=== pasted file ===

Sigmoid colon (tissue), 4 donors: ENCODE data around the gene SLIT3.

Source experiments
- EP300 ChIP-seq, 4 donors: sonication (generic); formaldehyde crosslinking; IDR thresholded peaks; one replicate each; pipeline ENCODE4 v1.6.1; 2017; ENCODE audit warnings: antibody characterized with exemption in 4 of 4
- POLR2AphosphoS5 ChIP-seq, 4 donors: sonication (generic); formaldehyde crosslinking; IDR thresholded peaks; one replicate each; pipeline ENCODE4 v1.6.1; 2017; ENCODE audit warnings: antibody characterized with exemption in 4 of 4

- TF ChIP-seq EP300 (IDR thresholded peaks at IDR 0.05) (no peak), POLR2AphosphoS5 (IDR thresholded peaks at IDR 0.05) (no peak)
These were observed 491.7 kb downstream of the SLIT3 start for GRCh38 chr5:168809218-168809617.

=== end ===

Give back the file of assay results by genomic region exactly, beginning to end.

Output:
Sigmoid colon (tissue), 4 donors: ENCODE data around the gene SLIT3.

Source experiments
- EP300 ChIP-seq, 4 donors: sonication (generic); formaldehyde crosslinking; IDR thresholded peaks; one replicate each; pipeline ENCODE4 v1.6.1; 2017; ENCODE audit warnings: antibody characterized with exemption in 4 of 4
- POLR2AphosphoS5 ChIP-seq, 4 donors: sonication (generic); formaldehyde crosslinking; IDR thresholded peaks; one replicate each; pipeline ENCODE4 v1.6.1; 2017; ENCODE audit warnings: antibody characterized with exemption in 4 of 4

- TF ChIP-seq EP300 (IDR thresholded peaks at IDR 0.05) (no peak), POLR2AphosphoS5 (IDR thresholded peaks at IDR 0.05) (no peak)
These were observed 491.7 kb downstream of the SLIT3 start for GRCh38 chr5:168809218-168809617.